Location, Location, Location: Position Effects in Choice Among Simultaneously Presented Options
Since its inception, psychology has studied position effects. But the position was a temporal one in sequential presentation, and the dependent variables related to memory and learning. This paper attempts to survey position effects when position is spatial (namely, position=location), all stimuli are presented simultaneously, and the dependent variable is choice. Unlike the ubiquitous "serial position curve", position effects in simultaneous choice are not consistent. A middle bias (advantage to being away from the edges) is the most common, but advantages to being first, last, or both, have also been recorded.
|Date of creation:||Jul 2011|
|Date of revision:|
|Publication status:||Published in: W. Brun, G. Keren, G. Kirkeboen, & H. Montgomery (eds.) Acting in a Social World: The Role of Intuitive Decision Processes. Essays in honor of Karl Halvor Teigen. Oslo: Norwegian University Press.|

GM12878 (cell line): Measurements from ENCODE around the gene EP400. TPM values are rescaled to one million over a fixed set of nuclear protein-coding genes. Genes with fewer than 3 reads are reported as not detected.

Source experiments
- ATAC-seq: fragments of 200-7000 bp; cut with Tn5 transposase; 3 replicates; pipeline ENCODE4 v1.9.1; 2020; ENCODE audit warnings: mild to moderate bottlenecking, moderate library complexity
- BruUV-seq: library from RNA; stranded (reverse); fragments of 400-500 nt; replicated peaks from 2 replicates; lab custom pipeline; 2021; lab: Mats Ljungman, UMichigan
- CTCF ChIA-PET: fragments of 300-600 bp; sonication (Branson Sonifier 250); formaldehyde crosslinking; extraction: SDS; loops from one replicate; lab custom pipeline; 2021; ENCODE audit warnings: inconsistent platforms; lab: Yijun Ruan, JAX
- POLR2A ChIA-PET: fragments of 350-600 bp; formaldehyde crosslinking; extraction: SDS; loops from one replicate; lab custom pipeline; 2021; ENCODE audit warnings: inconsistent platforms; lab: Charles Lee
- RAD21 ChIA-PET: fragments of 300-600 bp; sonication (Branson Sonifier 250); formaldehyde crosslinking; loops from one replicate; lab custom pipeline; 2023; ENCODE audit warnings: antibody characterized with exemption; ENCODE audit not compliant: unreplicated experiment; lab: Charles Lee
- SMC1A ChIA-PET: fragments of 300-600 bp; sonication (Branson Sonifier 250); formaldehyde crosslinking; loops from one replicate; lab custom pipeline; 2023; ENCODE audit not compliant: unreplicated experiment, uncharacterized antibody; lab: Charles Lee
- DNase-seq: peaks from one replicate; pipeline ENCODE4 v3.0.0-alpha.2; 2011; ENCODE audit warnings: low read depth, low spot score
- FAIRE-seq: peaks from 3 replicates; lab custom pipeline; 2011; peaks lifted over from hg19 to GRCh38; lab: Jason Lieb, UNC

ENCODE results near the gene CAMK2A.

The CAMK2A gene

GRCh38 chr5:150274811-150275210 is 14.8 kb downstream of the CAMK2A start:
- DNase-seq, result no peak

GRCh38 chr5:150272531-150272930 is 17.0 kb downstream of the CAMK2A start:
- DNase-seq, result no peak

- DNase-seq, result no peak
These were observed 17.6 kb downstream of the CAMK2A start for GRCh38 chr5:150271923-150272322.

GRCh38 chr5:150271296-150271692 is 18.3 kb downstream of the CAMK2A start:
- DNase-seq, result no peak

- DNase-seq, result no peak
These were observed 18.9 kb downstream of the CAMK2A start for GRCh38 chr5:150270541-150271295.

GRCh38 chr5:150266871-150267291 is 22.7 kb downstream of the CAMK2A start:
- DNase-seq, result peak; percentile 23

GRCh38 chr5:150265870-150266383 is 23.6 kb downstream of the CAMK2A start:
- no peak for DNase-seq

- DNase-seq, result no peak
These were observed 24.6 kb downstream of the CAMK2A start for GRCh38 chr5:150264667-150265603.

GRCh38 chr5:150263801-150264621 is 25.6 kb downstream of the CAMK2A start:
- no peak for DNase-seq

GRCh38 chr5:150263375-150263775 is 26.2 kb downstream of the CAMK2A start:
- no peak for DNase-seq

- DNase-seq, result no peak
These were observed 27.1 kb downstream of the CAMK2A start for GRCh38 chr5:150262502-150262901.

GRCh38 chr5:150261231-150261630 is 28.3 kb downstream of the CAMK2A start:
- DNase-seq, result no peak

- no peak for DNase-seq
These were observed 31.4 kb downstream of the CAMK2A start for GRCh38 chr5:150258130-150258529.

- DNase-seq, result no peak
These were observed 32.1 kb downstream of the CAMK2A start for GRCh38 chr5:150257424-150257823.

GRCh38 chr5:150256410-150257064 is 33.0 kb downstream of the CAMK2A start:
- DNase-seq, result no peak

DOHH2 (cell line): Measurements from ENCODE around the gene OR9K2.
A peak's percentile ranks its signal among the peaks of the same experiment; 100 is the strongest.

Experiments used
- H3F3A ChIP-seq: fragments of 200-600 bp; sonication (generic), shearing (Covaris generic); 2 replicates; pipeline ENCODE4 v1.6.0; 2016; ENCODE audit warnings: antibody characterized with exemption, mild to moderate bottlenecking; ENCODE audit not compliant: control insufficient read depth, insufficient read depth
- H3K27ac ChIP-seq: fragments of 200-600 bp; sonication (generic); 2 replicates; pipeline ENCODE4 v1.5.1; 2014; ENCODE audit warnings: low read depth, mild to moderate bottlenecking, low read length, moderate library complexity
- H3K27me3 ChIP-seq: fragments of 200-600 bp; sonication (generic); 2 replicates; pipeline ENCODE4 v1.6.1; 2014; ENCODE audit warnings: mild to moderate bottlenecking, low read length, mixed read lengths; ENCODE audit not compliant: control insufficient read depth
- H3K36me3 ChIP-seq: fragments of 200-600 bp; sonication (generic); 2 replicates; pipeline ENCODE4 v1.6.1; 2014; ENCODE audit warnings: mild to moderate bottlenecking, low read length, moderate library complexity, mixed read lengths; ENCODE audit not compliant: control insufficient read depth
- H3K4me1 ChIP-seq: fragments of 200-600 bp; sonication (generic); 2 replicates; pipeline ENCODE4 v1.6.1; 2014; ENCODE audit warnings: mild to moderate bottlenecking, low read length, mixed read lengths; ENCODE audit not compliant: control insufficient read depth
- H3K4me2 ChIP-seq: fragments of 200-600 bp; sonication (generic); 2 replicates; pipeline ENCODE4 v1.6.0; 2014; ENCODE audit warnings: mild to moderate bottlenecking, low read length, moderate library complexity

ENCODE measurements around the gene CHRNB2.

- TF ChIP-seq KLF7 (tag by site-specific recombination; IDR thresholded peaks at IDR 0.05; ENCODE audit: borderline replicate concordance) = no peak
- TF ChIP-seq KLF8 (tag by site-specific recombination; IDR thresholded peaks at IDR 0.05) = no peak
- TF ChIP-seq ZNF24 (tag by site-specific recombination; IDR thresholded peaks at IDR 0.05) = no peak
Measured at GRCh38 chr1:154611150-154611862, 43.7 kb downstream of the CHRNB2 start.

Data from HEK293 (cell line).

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- James Sundali & Rachel Croson, 2006. "Biases in casino betting: The hot hand and the gambler's fallacy," Judgment and Decision Making, Society for Judgment and Decision Making, vol. 1, pages 1-12, July.
- Eran Dayan & Maya Bar-Hillel, 2011. "Nudge to nobesity II: Menu positions influence food orders," Judgment and Decision Making, Society for Judgment and Decision Making, vol. 6(4), pages 333-342, June.
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